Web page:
The study team will look at reproductive tissues from mice and humans with preterm birth to identify any patterns of mitochondrial dysfunction and then see if these disturbances interfere with the tissues’ ability to maintain bioenergetics and metabolic stability during pregnancy.

The Prematurity Research Center’s second theme ties into this hypothesis by exploring how the microbiome may influence cervical remodeling, which is a dynamic process during delivery that transforms the cervix from a rigid structure into a pliable passageway for a baby. The microbiome is a community of bacteria that normally inhabit the vagina and cervix. Preliminary studies suggest that the microbiome is different in women who experience preterm birth. The researchers will explore if abnormal bacteria cause mitochondrial distress and inflammation that accelerates cervical remodeling.

Michal Elovitz, MD, associate professor of Obstetrics and Gynecology and director of the Maternal and Child Health Research Program at the University of Pennsylvania, will lead the theme two projects. Samuel Parry, MD, associate professor of Obstetrics and Gynecology and chief of the Division of Maternal-Fetal Medicine at the University of Pennsylvania, is the project leader for theme three, which also will focus on mitochondrial deficiencies and an unhealthy microbiome as possible factors that disrupt metabolic processes in the placenta and lead to early labor.

“If we do find changes in the microbiome, those are targets for therapeutics that can be developed,” Dr. Simmons said. “We’ll look for strategies to either change the composition of the microbiome or change how the microbiome is functioning.”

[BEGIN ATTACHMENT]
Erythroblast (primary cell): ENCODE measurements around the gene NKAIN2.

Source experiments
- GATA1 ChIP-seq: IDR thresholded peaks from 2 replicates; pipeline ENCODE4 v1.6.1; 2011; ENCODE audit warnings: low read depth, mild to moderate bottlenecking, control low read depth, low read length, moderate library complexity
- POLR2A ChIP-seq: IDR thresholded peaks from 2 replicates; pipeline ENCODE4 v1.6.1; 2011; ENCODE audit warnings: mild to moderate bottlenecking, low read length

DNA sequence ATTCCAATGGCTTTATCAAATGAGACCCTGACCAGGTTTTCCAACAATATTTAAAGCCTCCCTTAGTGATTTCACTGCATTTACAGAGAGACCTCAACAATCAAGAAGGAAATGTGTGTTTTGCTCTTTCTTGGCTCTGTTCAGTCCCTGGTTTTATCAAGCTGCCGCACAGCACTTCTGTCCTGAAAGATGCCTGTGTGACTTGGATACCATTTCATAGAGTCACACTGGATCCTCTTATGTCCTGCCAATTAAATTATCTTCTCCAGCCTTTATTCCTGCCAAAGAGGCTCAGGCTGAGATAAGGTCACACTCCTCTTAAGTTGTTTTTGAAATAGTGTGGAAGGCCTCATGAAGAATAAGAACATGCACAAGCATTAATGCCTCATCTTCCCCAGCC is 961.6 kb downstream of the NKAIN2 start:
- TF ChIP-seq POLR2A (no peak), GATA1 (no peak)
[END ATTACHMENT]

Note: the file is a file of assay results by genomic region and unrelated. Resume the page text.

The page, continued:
Some of the answers to the medical mystery of preterm birth also may lie within complex gene-environment interactions that new research approaches could help to unravel. The study teams will explore the evolving field of epigenetics, which is the study of mechanisms that change how genes are expressed without altering the underlying DNA sequence.

They expect to gain insights into the multiple pregnancy-related risk factors — biological, behavioral, social, physical, and environmental — that could cause epigenetic modifications. For example, Dr. Simmons will explore in theme one how any abnormalities in the genes and biochemical pathways that regulate mitochondrial metabolic function could have a role in preterm birth.

“We think that if we can identify novel metabolic pathways, we can certainly design future interventions,” Dr. Simmons said.

As the Prematurity Research Center moves from the discovery phase to targeting and developing therapeutics, the researchers hope that their findings along the way will spark additional preterm birth studies. The Center will offer a series of pilot grants to investigators to encourage them to tackle this important health challenge. Dr. Simmons expects the first request for grant proposals to be issued in February.

Deborah A. Driscoll, MD, the Luigi Mastroianni Jr. Professor and Chair of the Department of Obstetrics and Gynecology at the Perelman School of Medicine at the University of Pennsylvania, is the director of the Prematurity Research Center, and Dr. Simmons, the Hallam Hurt Professor of Pediatrics, and Dr. Parry are the principal investigators.